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Home | Delayed Identification of Infants Who Are Deaf or Hard of Hearing – Minnesota, 2012-2016

Delayed Identification of Infants Who Are Deaf or Hard of Hearing – Minnesota, 2012-2016

June 16, 2020

Abby Meyer, MD, MPH, FAAP

A study conducted through a collaboration between MNAAP Early Hearing Detection and Intervention (EHDI) Chapter Champion Abby Meyer, MD, MPH, and Minnesota Department of Health (MDH) EHDI personnel was published in the March 20, 2020 edition of the CDC publication Morbidity and Mortality Weekly Report. The study looked at disparities with regard to timing of identification of hearing loss among 729 infants born in Minnesota from 2012-2016 who were identified as deaf or hard of hearing (DHH). Based on the Joint Committee on Infant Hearing benchmark of identification of hearing loss by 3 months of age, 30.4 percent of DHH infants had delayed identification of hearing loss. Infants were more likely to have delayed identification of hearing loss if they had 1) low birthweight, 2) public insurance, 3) a residence outside the metropolitan area, 4) a mother with a lower level of education, 5) a mother aged <25 years, or 6) a mother who was Hmong.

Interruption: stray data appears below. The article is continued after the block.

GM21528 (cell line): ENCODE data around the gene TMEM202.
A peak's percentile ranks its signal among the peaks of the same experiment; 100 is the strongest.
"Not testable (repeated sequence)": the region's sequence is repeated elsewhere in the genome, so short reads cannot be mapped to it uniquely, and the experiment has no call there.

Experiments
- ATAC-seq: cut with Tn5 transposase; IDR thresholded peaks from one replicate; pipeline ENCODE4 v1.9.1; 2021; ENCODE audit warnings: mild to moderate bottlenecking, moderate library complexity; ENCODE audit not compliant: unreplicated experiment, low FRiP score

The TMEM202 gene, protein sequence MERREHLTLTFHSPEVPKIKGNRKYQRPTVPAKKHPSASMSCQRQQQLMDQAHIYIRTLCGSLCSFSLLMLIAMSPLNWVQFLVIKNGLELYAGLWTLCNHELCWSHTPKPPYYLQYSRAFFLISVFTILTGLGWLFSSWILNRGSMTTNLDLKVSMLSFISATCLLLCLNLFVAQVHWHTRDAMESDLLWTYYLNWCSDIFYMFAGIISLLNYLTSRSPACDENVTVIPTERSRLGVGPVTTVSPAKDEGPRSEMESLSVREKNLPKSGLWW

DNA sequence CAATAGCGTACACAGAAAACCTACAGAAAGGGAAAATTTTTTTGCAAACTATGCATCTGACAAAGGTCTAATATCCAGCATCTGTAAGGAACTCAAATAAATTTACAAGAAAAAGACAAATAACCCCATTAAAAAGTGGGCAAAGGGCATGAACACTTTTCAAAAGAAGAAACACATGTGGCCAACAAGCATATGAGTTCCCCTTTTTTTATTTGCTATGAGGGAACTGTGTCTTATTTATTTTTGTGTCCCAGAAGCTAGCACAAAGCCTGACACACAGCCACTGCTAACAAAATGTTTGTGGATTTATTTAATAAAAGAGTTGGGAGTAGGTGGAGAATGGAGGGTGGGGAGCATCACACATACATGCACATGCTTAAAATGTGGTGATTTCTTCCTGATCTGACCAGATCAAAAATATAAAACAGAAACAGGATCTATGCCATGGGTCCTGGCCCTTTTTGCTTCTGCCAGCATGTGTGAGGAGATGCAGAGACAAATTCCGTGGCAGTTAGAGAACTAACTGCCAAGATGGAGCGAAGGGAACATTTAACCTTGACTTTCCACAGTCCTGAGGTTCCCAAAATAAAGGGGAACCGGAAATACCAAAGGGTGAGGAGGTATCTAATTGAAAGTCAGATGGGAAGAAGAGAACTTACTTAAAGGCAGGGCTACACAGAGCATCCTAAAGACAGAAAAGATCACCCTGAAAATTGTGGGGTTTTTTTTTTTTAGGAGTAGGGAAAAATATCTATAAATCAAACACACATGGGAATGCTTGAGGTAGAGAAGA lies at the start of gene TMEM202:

Disparities in timely identification of hearing loss exist among infants who are DHH in Minnesota. Delayed identification might lead to delay in initiation of Early Intervention services, which has been shown to result in poorer language outcomes in children identified as DHH. More work is needed to understand the barriers to audiologic follow-up in these identified at-risk populations. Pediatricians are in an optimal position to enhance messaging about the need for follow-up after newborn hearing screening and are in a position to encourage or even facilitate scheduling of follow-up appointments for diagnostic hearing testing.

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